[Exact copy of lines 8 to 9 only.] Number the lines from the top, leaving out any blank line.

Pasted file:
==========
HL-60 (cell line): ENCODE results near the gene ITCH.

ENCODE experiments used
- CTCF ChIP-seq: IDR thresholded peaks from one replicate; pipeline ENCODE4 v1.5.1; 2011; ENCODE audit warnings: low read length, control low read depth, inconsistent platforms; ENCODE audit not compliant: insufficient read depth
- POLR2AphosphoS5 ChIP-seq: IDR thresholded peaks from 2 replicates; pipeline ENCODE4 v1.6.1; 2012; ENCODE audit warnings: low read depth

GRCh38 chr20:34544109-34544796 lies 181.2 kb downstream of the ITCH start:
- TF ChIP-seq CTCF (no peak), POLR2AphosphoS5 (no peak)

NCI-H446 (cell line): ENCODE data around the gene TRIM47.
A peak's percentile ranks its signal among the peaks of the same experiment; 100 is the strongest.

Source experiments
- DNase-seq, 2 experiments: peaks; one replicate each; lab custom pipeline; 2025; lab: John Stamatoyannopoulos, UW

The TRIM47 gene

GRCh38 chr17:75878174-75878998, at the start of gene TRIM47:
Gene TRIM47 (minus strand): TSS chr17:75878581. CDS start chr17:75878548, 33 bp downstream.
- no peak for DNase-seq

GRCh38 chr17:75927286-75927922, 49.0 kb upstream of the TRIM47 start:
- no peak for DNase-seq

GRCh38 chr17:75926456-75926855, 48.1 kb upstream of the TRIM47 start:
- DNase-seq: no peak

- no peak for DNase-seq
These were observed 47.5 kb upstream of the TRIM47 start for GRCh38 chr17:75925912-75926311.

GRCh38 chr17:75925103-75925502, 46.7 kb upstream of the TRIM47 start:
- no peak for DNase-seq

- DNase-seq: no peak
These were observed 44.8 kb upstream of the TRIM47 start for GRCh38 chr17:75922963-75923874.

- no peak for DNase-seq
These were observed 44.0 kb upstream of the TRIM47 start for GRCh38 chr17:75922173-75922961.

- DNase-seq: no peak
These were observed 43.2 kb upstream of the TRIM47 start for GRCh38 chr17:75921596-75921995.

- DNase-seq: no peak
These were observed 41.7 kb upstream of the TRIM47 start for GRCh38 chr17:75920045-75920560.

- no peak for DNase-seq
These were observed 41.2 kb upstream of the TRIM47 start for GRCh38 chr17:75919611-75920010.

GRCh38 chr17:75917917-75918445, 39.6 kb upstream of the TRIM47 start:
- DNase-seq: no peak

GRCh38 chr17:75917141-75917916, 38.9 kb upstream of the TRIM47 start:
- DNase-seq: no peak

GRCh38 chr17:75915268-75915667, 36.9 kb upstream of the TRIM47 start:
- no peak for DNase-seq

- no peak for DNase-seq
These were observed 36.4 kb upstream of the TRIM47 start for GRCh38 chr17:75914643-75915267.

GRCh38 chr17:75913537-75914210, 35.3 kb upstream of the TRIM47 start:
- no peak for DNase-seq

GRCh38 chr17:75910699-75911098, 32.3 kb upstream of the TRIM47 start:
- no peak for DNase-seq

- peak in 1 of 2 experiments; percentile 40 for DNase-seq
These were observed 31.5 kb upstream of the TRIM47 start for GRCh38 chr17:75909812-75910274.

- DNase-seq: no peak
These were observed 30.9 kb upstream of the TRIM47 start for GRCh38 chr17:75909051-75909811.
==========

A peak's percentile ranks its signal among the peaks of the same experiment; 100 is the strongest.

Source experiments